Friday, November 1, 2013

Emerging from the Deep Water

Shalom, chaverim! I must say, I don't feel like I've been a very good "chavera" in keeping up my end of this blogging relationship. I was shocked and horrified to see that it's been nearly two months (!) since my last post. Finally, with the words of my professor (more on that later), "It's better to turn in some crap on time, than it is to never turn in anything at all." So, keeping that in mind, here is my poor attempt to update everyone with what's been going on in my small life these past few months.

In a word, it's been busy as heck. September meant the shock of re-entry into the school year. After all was said and done, I ended up with a contract to work eight hours a week (4 hours on Mondays, and 4 hours on Tuesdays) at the Druze school. Sadly, it seemed that there was a major funding cut at the religious girls' school, where I loved working, and there was no money to hire me with unless I gave up my job at the Druze school. (This has to do with the Kafka-esque funding system of the Ministry of Education in Israel, which baffles everyone.) Since the Druze school was offering me more hours, I felt I had to vote with my wallet and accept the position there.

Once the High Holidays were over, and Israel grudgingly lurched itself back to life, the "machinery" really started working again. Back to teaching, and--even more fun--driving lessons! Since my school days start very early in Yarka--about 30 minutes away in rush-hour traffic--and Elul works late nights, it was vital that I finally bit the bullet and started going for my driving test. It took a couple of months, actually: a few weeks for lessons, and then having to wait for over a month to take my practical test. There aren't enough driving testers in the area, you see, so the waiting list is quite long. The process is tedious, time-consuming and expensive, and my experience as an already-licensed driver involves even less hassle than the poor suckers who need to learn how to drive "from scratch." But, even though the driving examiner was busy shouting at me and insulting my "too safe" manner of driving during my practical test, somehow I managed to pass. Whew! So now I'm on the road, all by my lonesome after not driving for almost two years. It feels great!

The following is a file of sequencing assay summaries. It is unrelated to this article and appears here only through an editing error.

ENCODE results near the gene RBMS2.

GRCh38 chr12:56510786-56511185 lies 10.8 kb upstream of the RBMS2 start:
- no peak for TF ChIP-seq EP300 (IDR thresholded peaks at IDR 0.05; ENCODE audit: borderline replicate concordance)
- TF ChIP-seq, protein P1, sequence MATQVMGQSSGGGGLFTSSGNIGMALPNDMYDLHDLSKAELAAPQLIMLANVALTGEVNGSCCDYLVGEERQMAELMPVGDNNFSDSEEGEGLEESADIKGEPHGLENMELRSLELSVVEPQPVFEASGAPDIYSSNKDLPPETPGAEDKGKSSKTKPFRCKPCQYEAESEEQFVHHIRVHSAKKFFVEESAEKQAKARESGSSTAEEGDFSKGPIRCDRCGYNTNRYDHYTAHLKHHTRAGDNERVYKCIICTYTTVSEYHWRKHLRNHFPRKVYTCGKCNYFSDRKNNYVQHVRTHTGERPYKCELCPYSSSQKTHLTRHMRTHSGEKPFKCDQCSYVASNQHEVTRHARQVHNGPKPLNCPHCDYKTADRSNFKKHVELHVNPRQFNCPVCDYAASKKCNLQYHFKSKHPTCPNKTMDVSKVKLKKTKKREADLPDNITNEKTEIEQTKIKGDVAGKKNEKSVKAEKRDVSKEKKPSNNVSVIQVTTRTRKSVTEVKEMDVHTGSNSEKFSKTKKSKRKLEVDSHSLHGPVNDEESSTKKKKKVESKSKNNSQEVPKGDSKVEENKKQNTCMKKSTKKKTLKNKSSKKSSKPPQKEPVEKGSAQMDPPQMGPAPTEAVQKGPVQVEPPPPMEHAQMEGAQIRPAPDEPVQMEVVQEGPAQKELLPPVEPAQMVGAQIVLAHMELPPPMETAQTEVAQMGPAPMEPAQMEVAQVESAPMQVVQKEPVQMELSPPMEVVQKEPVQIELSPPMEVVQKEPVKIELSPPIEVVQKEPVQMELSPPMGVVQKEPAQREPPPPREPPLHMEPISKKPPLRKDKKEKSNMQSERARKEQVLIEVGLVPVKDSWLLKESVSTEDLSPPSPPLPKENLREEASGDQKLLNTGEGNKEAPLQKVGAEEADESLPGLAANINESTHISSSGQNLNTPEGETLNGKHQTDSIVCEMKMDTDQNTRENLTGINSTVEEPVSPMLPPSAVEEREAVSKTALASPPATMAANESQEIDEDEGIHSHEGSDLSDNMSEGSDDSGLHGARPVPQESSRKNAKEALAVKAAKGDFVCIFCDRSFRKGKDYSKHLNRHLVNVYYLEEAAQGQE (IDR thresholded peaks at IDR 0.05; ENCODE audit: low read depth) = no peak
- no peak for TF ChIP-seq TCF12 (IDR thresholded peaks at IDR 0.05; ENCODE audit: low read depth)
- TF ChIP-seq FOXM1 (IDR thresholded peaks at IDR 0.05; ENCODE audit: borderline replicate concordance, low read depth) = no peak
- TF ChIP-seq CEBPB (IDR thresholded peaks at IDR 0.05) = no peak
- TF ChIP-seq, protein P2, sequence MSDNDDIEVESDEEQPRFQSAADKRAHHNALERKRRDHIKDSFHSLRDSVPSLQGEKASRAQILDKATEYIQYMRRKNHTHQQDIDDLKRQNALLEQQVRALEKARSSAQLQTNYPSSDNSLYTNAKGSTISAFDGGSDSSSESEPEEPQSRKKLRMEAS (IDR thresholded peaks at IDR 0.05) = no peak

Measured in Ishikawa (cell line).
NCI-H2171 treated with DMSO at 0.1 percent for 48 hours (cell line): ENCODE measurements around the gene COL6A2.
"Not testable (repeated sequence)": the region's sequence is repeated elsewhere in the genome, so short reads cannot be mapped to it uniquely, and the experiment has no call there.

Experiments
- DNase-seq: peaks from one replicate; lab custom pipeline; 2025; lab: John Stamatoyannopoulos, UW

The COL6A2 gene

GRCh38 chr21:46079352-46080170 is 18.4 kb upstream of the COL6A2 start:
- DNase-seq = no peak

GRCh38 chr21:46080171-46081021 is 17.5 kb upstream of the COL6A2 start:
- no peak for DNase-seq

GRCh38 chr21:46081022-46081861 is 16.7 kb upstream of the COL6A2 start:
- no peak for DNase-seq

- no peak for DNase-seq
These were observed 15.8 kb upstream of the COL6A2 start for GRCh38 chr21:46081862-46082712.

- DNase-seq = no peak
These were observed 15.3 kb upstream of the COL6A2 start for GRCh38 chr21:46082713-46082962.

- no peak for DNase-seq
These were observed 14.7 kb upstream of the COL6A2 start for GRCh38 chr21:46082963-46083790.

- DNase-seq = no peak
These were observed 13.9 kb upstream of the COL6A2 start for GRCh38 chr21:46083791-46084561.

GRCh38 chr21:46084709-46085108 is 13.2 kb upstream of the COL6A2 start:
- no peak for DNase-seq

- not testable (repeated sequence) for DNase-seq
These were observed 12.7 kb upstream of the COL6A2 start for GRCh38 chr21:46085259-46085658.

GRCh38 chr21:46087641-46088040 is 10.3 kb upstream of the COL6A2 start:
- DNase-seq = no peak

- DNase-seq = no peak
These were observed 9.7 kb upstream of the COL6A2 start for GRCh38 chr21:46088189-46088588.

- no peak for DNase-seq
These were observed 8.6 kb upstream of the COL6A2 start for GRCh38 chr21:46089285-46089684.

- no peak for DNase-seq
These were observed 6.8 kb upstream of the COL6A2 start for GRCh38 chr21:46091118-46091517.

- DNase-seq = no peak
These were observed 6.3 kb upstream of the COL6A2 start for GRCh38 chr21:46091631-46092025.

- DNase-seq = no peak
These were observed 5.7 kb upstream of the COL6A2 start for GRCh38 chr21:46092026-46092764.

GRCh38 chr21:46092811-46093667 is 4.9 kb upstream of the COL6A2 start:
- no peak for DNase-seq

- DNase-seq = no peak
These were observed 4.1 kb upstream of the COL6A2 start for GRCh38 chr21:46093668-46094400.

So, besides working my two regular jobs as a teacher and a newsreader/story editor for the media company Elul and I still work for, what else has been occupying my time? Well, of course I took on an extra assignment for a publishing company, writing college textbook chapter quizzes. For three different textbooks, actually--introductory anthropology textbooks, to be precise. With my stupid optimism and excitement about even being asked to do the assignment, I accepted it willingly.